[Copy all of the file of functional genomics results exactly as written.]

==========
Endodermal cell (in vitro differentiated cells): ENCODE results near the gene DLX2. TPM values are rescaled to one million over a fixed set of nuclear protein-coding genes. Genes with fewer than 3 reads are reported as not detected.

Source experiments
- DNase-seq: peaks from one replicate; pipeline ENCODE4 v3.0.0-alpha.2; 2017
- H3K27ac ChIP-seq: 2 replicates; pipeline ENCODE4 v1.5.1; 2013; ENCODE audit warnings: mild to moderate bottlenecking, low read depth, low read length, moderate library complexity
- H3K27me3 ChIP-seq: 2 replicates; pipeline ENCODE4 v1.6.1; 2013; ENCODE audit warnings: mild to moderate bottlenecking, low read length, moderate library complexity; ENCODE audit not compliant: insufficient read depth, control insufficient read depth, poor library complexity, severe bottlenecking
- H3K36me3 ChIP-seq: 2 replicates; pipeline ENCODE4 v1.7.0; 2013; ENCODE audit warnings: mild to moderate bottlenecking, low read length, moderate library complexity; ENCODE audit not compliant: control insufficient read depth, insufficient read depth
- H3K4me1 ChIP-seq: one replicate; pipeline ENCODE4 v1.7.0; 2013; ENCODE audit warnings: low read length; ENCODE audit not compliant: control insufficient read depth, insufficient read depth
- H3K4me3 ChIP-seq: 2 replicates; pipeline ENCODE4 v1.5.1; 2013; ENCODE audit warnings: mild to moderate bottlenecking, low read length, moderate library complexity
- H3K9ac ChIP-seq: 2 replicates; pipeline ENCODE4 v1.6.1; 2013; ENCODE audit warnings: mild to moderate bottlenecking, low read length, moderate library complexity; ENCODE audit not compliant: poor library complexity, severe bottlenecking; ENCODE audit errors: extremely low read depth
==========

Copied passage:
Endodermal cell (in vitro differentiated cells): ENCODE results near the gene DLX2. TPM values are rescaled to one million over a fixed set of nuclear protein-coding genes. Genes with fewer than 3 reads are reported as not detected.

Source experiments
- DNase-seq: peaks from one replicate; pipeline ENCODE4 v3.0.0-alpha.2; 2017
- H3K27ac ChIP-seq: 2 replicates; pipeline ENCODE4 v1.5.1; 2013; ENCODE audit warnings: mild to moderate bottlenecking, low read depth, low read length, moderate library complexity
- H3K27me3 ChIP-seq: 2 replicates; pipeline ENCODE4 v1.6.1; 2013; ENCODE audit warnings: mild to moderate bottlenecking, low read length, moderate library complexity; ENCODE audit not compliant: insufficient read depth, control insufficient read depth, poor library complexity, severe bottlenecking
- H3K36me3 ChIP-seq: 2 replicates; pipeline ENCODE4 v1.7.0; 2013; ENCODE audit warnings: mild to moderate bottlenecking, low read length, moderate library complexity; ENCODE audit not compliant: control insufficient read depth, insufficient read depth
- H3K4me1 ChIP-seq: one replicate; pipeline ENCODE4 v1.7.0; 2013; ENCODE audit warnings: low read length; ENCODE audit not compliant: control insufficient read depth, insufficient read depth
- H3K4me3 ChIP-seq: 2 replicates; pipeline ENCODE4 v1.5.1; 2013; ENCODE audit warnings: mild to moderate bottlenecking, low read length, moderate library complexity
- H3K9ac ChIP-seq: 2 replicates; pipeline ENCODE4 v1.6.1; 2013; ENCODE audit warnings: mild to moderate bottlenecking, low read length, moderate library complexity; ENCODE audit not compliant: poor library complexity, severe bottlenecking; ENCODE audit errors: extremely low read depth